Senster

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The Senster [1] [2] [3] [4] was a work of robotic art created by Edward Ihnatowicz .[5] It was commissioned by Philips to be exhibited in the Evoluon, in Eindhoven, the Netherlands and was on display from 1970 to 1974, when it was dismantled.

It was the first work of robotic sculpture to be controlled by a digital computer [6] [7] .[8] It was about 8 feet (2.5m) high "at the shoulder" and about 15 feet (4 m) long, constructed of welded steel tubing and actuated by hydraulic rams. There were four microphones and two Doppler radar sensors mounted on its "head", which were used to sense the sound and movement of the people around it. A computer system (Philips P9201 - a clone of the more common Honeywell 416) controlled the robot and implemented a behavioural system so that the Senster was attracted to sound and low level movement, but repelled by loud sounds and violent movements. The complicated acoustics of the hall and the completely unpredictable behaviour of the public made the Senster's movements seem a lot more sophisticated than the software would suggest.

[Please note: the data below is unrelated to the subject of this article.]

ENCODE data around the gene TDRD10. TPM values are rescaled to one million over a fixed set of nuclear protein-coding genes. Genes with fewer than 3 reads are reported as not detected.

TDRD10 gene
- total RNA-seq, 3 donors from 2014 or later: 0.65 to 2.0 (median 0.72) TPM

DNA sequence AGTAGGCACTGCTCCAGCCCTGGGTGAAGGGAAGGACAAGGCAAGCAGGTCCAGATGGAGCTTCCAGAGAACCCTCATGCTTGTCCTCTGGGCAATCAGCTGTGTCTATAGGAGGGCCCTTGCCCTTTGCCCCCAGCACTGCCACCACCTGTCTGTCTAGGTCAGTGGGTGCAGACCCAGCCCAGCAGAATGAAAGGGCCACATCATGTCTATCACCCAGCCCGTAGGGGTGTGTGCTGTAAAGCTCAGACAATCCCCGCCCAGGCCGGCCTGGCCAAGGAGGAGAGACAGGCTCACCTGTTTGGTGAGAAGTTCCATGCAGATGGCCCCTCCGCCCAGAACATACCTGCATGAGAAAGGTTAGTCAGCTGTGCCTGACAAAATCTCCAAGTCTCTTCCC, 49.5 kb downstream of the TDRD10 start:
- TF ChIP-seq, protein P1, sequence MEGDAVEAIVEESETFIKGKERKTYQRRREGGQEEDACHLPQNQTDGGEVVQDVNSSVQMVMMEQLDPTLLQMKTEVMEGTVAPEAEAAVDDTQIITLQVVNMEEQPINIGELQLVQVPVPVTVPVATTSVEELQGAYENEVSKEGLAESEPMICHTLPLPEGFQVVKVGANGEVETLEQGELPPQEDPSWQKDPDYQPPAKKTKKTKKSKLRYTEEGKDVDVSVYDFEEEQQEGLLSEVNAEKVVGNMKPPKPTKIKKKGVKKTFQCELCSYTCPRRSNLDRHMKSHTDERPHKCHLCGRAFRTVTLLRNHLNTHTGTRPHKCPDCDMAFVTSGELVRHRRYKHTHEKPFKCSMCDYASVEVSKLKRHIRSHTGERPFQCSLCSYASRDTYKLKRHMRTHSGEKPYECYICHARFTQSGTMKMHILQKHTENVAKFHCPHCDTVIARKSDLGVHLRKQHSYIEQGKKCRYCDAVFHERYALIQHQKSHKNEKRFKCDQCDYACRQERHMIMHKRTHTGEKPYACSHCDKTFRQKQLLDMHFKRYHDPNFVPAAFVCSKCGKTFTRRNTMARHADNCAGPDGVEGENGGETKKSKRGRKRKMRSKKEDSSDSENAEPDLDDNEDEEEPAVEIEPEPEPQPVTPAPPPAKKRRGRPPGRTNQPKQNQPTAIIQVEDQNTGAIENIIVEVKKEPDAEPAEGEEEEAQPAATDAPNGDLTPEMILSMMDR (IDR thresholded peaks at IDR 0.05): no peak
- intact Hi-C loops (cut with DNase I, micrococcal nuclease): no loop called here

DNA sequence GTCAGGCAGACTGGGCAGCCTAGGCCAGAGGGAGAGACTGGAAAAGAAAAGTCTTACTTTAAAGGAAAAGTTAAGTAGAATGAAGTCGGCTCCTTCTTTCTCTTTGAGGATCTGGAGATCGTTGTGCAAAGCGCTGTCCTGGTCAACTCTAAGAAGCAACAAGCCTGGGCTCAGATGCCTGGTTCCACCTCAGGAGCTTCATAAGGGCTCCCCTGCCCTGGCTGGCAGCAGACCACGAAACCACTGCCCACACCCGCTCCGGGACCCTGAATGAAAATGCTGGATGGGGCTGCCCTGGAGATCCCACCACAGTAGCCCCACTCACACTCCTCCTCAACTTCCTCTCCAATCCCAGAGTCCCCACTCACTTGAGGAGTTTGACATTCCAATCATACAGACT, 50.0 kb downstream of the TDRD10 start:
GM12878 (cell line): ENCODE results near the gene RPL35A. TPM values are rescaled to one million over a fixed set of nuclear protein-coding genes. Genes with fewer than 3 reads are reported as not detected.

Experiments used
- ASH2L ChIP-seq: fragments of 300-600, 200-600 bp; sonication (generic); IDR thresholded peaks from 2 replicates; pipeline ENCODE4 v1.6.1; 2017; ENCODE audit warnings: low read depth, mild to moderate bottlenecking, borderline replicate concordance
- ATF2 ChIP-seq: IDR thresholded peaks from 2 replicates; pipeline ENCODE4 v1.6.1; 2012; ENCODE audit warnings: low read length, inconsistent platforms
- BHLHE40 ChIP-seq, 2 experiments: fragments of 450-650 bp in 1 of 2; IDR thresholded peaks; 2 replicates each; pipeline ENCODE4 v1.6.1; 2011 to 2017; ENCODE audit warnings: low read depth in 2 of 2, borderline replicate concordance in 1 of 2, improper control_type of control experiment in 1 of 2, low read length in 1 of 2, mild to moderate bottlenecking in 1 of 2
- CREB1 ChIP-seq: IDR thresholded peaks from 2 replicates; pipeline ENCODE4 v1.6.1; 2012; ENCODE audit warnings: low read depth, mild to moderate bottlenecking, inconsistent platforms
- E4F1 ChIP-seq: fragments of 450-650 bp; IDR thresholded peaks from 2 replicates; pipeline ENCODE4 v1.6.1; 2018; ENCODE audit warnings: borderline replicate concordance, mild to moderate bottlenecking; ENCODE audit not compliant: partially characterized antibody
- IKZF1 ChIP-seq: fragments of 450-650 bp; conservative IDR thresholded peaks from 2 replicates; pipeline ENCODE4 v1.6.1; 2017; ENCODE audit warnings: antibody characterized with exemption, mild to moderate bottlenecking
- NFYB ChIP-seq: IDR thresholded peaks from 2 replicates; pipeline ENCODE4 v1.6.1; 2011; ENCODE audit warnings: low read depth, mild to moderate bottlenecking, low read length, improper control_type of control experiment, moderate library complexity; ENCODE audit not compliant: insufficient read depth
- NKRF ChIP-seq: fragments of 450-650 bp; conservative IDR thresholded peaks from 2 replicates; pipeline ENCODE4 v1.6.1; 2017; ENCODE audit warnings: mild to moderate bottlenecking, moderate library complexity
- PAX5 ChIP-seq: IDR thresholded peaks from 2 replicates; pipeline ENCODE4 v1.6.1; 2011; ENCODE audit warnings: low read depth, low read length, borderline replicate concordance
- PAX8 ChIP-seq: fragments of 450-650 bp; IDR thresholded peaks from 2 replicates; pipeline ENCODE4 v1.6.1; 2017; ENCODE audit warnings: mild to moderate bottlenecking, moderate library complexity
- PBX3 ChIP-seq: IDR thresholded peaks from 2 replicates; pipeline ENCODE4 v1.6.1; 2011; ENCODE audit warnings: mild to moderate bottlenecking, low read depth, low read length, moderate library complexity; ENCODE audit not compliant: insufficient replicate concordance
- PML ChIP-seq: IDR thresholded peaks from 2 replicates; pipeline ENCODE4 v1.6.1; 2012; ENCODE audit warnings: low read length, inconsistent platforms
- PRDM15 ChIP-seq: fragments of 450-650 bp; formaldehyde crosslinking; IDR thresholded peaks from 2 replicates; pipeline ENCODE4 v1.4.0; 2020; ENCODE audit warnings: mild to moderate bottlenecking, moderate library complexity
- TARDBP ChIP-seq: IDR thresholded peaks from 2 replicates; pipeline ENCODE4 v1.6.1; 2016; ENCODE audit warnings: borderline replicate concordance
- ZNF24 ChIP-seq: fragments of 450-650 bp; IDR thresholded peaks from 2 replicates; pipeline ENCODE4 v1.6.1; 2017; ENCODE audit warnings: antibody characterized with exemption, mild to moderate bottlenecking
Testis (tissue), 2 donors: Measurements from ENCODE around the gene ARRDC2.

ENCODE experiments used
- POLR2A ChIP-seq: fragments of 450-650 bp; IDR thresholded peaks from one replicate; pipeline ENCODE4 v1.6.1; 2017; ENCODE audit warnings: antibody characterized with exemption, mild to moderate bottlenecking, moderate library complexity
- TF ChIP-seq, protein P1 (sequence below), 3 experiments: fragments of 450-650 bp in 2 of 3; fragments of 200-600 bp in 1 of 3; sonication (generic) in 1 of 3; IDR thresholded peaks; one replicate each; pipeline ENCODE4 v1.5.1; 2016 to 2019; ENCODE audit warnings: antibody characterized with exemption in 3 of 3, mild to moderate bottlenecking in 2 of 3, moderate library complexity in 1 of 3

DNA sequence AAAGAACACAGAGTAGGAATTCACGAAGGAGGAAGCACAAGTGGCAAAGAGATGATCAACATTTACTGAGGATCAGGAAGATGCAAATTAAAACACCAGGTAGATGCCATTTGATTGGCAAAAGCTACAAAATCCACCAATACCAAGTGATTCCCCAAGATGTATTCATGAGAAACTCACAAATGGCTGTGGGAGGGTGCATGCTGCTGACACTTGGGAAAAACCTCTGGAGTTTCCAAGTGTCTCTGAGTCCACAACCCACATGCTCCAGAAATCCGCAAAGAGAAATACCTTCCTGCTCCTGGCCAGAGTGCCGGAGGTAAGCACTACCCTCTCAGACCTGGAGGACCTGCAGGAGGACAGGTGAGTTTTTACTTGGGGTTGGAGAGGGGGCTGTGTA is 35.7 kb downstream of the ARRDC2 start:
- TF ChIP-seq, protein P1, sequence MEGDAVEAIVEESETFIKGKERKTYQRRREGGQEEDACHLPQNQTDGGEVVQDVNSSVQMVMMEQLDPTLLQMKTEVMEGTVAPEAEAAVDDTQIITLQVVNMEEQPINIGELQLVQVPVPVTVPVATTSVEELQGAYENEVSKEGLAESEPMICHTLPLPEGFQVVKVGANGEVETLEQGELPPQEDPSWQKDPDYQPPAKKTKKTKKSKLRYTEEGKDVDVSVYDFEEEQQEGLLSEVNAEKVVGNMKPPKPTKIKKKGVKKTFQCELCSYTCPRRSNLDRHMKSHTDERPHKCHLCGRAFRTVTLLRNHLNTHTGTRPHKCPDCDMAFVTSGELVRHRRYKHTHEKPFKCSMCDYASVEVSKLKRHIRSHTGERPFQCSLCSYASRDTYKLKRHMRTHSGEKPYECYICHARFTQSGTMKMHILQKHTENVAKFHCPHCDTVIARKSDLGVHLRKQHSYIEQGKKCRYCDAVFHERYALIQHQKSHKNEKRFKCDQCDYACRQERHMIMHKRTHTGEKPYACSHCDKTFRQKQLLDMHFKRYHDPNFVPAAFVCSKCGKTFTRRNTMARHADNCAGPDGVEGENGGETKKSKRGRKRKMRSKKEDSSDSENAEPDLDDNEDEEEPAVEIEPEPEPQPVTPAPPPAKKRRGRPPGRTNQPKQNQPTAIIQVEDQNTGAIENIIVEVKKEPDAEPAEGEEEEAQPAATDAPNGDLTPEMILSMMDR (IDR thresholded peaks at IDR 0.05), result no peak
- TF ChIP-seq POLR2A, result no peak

References[edit]

  1. ^ Benthall, Jonathan (1972). Science and Technology in Art Today. London: Thames and Hudson. 
  2. ^ Reichardt, Jasia (1978). Robots: Fact, Fiction + Prediction. Thames and Hudson. ISBN 0-500-27123-2. 
  3. ^ Simons, Geoff (1983). Are Computers Alive?. Brighton: Harvester. ISBN 0-7108-0501-2. 
  4. ^ Michie, Donald; Rory Johnston (1984). The Creative Computer: Machine Intelligence and Human Knowledge. Penguin Books. ISBN 0-670-80060-0. 
  5. ^ Kac, Eduardo (1997). "Origin and Development of Robotic Art". Art Journal, Digital Reflections: the Dialogue of Art and Technology, Special issue on Electronic Art, Johanna Drucker, (ed.), CAA, NY. 56 (3): 60–67. doi:10.2307/777824. 
  6. ^ Zivanovic, Aleksandar (April 12–15, 2005). "The Development of a Cybernetic Sculptor: Edward Ihnatowicz and The Senster". Creativity and Cognition Conference. pp. 586–591. 
  7. ^ Zivanovic, Aleksandar (April 13, 2005). "SAM, The Senster and The Bandit: Early Cybernetic Sculptures by Edward Ihnatowicz". Robotics, Mechatronics and Animatronics in the Creative and Entertainment Industries and Arts Symposium, AISB 2005 Convention. Hatfield, UK. 
  8. ^ Reichardt, Jasia (May 4, 1972). "Art at large". New Scientist. 

External links[edit]